16 March 2001

KEEPING FARMING DEATHTOLLDOWN

Farmers are worried sick about foot-and-mouth disease. So worried, in fact, its

understandable that some of the day-to-day farming issues get overlooked. So now,

more than ever, its important to remember safety. Tim Relf asks the HSEs chief

inspector of agriculture Linda Williams how to reduce our industrys death toll

ONE a week – thats how many people are typically killed in farming and forestry. One a week.

That upsets Linda Williams (pictured right). It upsets her that four children die every year on farms. Upsets her, too, that behind the death toll there is a catalogue of near-fatal and less serious accidents. And shes heard, all too often, the words of those left behind: "I would give everything if I could just turn the clock back."

So think ahead, says Mrs Williams. Think ahead and you might not need to want to turn the clock back. "There are so many accidents where, with just a moments thought, it neednt have happened."

People often start a task without a clear plan, she says. Think the prospect through – even for seemingly innocuous tasks. And plan ahead. "Think about how you are going to clean out gutters and fix the roof, for example, before you have to do it and need to cobble something together."

Think through all the possible risks. You may recognise, for example, that walking on a fragile material is dangerous – but may forget that at height a sudden gust of wind can cause an accident even if youre on a safe part of the building.

Similarly, people may appreciate that vehicle movement is dangerous but may not realise what they can do to reduce it – like fencing off danger areas rather than relying solely on constant driver vigilance.

One of the main danger areas is moving vehicles and can relate to poor maintenance – again, often seemingly-simple aspects. "It can be as crude as, yes, well, the rear view mirror broke ages ago and we havent got round to repairing it."

If a machine works its tempting, she says, for it to be used. And there are always those people who know the risk but take it anyway. Those that are sometimes heard to say: "I always make sure its me that uses this piece of kit because its a bit dangerous."

"Thats the scariest thing Ive ever heard," says Mrs Williams, "that someone recognises that its dangerous yet still takes the risk themselves. Do people have an inbuilt belief that they are invincible!"

Another factor in farming is that youngsters and older people – who wouldnt be present in a factory environment – may be on site. "Theres not the same distinction between home and work as in other professions. The farm is an extension of the home."

The industry also has lots of people above what is considered the normal retirement age. "Its not easy to stop ones elderly relatives doing what they have always done. In 1999/2000, fatal injuries among those aged 65 and over accounted for nearly a third of the total, according to the HSE.

And accidents involving the elderly are more likely to have serious consequences. "They could be killed as opposed to bruised."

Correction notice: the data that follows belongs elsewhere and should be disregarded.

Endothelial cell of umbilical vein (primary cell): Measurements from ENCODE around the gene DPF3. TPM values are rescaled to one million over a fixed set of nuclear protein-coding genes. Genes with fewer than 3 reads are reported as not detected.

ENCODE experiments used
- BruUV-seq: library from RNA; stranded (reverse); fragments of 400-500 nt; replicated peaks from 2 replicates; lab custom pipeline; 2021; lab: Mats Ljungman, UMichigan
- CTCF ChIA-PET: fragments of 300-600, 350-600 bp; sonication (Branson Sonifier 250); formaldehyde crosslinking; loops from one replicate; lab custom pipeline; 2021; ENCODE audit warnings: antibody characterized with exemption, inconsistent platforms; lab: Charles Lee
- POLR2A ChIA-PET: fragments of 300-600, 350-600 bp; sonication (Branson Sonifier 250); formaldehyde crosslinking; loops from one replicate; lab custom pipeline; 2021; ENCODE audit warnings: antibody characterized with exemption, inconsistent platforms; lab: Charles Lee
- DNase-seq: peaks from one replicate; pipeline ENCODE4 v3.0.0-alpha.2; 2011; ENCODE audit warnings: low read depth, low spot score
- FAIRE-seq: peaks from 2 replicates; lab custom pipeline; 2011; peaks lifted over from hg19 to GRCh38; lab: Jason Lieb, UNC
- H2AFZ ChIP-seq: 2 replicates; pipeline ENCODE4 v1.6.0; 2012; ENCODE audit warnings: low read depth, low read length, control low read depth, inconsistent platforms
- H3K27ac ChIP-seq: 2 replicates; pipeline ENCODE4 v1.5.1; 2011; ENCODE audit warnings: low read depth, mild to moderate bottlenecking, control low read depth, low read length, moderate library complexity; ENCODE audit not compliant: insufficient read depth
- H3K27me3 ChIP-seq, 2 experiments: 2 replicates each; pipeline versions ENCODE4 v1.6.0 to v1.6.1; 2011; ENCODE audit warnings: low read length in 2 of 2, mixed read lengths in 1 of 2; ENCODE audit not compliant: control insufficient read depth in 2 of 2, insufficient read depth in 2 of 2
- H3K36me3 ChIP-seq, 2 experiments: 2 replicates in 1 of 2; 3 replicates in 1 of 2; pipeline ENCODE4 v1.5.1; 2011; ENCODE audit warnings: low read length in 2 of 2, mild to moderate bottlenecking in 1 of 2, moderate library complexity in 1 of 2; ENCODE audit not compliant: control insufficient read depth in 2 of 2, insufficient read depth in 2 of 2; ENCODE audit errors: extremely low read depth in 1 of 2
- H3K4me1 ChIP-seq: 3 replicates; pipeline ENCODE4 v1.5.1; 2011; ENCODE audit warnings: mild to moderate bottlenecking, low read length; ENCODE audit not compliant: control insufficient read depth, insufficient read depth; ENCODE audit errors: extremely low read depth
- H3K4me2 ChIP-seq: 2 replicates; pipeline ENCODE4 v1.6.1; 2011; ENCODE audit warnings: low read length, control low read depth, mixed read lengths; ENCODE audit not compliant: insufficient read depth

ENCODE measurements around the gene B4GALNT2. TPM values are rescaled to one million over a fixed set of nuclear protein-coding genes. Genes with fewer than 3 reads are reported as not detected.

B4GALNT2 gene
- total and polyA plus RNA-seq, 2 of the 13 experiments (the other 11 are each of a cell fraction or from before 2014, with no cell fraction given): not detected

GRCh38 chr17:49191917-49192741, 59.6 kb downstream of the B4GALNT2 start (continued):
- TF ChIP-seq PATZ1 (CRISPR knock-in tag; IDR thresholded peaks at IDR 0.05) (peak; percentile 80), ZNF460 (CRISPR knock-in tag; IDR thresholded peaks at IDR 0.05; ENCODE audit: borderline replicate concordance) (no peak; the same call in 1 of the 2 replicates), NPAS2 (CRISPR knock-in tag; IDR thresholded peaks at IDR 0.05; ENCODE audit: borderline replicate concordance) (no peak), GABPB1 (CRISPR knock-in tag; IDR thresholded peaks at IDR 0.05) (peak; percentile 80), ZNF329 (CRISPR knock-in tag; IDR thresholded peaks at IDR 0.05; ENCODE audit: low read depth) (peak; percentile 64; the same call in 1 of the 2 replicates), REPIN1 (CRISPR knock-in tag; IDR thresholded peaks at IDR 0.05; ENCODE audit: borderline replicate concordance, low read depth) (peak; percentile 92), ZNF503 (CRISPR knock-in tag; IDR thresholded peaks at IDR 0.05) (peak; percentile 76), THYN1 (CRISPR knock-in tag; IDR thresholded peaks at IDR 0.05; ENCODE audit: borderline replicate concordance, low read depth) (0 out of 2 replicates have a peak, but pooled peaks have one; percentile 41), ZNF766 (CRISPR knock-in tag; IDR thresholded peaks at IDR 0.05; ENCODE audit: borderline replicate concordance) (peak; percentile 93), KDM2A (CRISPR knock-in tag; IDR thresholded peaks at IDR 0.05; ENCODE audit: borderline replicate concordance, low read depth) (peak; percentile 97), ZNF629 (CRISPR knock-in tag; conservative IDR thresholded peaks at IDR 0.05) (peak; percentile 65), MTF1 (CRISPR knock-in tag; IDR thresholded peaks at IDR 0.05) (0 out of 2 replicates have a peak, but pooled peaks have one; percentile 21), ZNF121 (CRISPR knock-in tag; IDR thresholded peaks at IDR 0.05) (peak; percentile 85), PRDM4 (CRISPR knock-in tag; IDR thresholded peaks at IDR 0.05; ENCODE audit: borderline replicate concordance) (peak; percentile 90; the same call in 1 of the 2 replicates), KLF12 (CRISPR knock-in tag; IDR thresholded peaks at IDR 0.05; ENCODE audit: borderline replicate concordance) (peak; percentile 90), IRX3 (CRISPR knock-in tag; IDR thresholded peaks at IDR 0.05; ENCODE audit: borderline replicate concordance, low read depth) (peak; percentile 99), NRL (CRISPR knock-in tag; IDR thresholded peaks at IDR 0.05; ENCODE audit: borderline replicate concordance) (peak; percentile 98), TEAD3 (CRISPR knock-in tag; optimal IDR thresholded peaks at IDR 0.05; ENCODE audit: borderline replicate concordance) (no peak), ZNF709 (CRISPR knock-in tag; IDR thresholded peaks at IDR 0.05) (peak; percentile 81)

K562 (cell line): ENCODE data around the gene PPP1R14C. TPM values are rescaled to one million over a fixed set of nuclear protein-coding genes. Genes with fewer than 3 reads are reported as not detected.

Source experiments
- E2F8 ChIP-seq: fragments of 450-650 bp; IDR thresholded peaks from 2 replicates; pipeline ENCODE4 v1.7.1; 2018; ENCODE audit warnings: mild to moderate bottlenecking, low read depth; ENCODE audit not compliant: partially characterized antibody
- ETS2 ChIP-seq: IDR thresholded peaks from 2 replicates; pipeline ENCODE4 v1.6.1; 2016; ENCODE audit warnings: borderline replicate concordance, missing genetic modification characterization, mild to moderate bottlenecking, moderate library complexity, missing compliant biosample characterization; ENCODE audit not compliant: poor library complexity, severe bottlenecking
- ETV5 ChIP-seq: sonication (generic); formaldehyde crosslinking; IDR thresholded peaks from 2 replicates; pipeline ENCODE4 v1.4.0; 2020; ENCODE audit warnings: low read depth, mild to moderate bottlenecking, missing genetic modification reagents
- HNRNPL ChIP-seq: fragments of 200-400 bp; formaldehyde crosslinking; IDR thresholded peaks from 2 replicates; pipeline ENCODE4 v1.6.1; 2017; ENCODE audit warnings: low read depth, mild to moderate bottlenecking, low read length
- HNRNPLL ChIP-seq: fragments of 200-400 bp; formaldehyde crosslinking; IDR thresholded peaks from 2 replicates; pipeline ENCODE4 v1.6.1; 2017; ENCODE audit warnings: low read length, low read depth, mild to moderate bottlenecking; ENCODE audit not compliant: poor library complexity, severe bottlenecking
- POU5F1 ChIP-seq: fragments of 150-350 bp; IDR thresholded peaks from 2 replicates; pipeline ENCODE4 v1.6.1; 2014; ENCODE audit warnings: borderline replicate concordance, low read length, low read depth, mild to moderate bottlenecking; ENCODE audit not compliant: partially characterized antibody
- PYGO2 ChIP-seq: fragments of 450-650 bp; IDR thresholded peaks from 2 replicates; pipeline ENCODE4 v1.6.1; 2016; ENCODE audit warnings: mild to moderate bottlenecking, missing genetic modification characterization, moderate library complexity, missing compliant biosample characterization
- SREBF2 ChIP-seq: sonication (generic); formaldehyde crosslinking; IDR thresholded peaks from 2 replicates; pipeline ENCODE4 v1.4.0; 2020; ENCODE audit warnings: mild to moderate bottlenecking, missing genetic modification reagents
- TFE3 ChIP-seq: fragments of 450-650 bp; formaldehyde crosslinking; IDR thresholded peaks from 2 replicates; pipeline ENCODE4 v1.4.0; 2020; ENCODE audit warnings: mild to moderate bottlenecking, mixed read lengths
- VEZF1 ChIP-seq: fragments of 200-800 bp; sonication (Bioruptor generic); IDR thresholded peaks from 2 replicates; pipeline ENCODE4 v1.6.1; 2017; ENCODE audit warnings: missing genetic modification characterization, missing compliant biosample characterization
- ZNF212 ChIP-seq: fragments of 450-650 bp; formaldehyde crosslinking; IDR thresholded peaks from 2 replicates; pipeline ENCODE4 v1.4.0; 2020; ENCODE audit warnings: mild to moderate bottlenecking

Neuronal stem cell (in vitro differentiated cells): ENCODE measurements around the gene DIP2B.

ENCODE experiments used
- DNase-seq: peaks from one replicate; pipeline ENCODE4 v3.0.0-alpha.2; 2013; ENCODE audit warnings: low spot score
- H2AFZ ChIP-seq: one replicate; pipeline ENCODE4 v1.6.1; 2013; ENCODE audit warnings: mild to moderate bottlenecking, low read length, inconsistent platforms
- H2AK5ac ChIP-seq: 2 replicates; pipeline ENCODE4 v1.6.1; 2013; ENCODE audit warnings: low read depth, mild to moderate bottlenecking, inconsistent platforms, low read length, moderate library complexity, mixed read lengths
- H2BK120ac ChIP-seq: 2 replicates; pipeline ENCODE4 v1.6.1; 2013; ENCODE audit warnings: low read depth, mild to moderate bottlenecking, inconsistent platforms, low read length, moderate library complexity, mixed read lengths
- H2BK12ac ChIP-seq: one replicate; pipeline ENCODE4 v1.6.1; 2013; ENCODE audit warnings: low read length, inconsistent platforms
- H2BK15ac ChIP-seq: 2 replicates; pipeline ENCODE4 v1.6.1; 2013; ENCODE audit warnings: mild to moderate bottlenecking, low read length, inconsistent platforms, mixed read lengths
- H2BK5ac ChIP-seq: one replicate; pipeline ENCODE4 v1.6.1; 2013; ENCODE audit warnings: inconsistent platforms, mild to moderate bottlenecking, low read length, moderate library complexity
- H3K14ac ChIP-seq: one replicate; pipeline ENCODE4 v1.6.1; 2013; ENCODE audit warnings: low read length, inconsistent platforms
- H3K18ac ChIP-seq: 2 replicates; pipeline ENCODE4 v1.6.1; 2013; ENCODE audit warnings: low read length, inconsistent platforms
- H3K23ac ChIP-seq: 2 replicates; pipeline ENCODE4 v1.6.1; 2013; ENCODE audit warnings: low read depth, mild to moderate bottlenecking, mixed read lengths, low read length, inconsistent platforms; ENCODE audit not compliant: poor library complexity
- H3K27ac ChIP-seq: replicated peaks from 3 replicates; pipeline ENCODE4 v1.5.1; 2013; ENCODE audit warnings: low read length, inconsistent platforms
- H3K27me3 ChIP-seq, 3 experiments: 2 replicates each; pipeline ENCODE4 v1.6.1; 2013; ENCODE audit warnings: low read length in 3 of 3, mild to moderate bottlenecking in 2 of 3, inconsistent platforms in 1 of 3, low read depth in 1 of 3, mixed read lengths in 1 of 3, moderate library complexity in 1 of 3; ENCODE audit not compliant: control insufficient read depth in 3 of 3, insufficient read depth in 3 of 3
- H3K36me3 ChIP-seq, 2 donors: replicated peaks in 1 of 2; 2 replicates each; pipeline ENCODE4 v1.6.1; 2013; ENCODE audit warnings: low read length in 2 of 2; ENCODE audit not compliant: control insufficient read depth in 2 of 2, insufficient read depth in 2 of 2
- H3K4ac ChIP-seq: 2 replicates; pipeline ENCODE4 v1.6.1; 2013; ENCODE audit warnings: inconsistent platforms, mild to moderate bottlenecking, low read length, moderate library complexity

Many of those involved in farming are self-employed so there isnt the same employer-employee relationship. Its not, therefore, like a factory where a large number of employees are doing a standard process and the rules – and their enforcement – can be systematic. "Farming is not one industry – it is lots of little industries."

This is borne out by statistics showing that, in the April 1999 to March 2000 period, more than half of those killed were self-employed, with 27% employees and 20% members of the public. The highest number of fatalities – at 33 – was in the mixed farming sector.

Mrs Williams stresses, meanwhile, that HSEs job is working with farmers. "Theres no difference between us as to what we are trying to achieve. Everyone wants to prevent fatal accidents."

She advises anyone who wants more information to look at www.open.gov.uk/hse/hsehome.htm or contact their local office. "We are not scary. We dont mind being asked. Wed rather give advice, rather than be there after the event."

Education and advice are key in all this – but alongside it will run tough enforcement, says Mrs Williams. "We are committed to making sure people know what the standards should be, but we are firmly committed to dealing with those that dont comply."

If someone puts their child at risk as part of the way they bring it up – let it play, say, near a motorway – the world would be furious if social services didnt do anything, she says. "We have, somehow, to stop kids getting killed on farms. Thats what every parent wants to see."

HSE Infoline: 08701 545500.

BIGGEST KILLERS

&#8226 Being struck by a moving vehicle.

&#8226 Falls from height.

&#8226 Being trapped by something collapsing or overturning.

&#8226 Being struck by a moving or falling object.

&#8226 Contact with machinery or a material being machined.

&#8226 Contact with electricity or an electrical discharge.

&#8226 Asphyxiation, including drowning in water, grain or slurry.

How dangerous

is farming?

For someone working in the agricultural sector for 20 years, there is a 1 in 568 risk that he or she will die as a result of an accident at work.